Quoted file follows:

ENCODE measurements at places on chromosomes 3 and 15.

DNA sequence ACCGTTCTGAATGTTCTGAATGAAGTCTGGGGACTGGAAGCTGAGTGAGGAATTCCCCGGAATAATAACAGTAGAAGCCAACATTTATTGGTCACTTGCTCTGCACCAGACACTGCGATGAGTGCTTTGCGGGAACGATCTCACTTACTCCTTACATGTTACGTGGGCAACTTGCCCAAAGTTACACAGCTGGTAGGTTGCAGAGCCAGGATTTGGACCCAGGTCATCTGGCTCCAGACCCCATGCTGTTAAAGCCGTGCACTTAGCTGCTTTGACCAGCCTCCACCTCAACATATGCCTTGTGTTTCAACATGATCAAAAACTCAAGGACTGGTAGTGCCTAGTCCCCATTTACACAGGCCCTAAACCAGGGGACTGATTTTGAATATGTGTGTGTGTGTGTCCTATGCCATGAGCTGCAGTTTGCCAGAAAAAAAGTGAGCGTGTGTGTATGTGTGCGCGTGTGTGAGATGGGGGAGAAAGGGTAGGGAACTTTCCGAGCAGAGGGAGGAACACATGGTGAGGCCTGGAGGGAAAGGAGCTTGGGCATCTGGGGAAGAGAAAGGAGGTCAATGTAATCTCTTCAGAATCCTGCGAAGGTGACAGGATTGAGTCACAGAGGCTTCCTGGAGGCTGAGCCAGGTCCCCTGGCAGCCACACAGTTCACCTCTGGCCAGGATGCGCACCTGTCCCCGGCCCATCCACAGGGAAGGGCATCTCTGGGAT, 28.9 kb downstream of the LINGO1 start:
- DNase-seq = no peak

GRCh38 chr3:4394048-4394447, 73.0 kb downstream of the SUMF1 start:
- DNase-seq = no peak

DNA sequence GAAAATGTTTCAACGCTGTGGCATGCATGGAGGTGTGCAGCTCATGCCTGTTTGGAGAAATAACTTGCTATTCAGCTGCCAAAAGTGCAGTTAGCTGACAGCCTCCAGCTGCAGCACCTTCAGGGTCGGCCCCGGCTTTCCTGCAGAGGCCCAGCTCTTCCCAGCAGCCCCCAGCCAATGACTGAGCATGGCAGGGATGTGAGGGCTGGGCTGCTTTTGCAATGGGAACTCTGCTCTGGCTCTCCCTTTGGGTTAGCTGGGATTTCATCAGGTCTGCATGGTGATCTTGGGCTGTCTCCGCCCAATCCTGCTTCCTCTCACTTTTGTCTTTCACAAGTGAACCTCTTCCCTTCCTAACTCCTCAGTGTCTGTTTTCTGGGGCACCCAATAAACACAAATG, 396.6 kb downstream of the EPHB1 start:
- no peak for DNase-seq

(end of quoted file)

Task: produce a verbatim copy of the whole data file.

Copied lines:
ENCODE measurements at places on chromosomes 3 and 15.

DNA sequence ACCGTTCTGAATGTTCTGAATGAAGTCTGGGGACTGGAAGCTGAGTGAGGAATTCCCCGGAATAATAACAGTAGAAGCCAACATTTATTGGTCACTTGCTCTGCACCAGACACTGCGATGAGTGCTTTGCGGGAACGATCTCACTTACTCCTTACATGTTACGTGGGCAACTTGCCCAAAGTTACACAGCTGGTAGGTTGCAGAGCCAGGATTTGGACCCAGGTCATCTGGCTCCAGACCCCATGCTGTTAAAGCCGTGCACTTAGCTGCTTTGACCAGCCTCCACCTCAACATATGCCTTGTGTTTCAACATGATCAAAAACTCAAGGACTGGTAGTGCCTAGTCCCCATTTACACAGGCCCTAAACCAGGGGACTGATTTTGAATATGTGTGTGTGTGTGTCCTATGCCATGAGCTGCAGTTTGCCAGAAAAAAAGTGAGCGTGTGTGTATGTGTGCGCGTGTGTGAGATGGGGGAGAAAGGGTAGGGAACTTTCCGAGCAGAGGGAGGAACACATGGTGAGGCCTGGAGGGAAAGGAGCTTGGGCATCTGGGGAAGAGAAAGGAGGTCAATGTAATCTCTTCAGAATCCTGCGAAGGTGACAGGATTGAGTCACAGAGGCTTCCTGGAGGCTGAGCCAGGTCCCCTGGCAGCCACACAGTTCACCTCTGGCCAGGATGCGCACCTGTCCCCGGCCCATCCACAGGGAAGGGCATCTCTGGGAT, 28.9 kb downstream of the LINGO1 start:
- DNase-seq = no peak

GRCh38 chr3:4394048-4394447, 73.0 kb downstream of the SUMF1 start:
- DNase-seq = no peak

DNA sequence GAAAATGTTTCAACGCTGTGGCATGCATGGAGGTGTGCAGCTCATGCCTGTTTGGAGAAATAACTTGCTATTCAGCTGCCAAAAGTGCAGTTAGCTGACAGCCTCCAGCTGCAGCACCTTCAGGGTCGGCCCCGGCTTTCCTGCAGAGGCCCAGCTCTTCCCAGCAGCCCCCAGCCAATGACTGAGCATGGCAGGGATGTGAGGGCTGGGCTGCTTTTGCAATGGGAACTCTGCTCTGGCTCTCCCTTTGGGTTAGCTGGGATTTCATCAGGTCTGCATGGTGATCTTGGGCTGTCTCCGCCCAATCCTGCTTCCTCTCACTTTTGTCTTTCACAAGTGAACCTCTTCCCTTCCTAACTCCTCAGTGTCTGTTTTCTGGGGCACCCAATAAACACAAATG, 396.6 kb downstream of the EPHB1 start:
- no peak for DNase-seq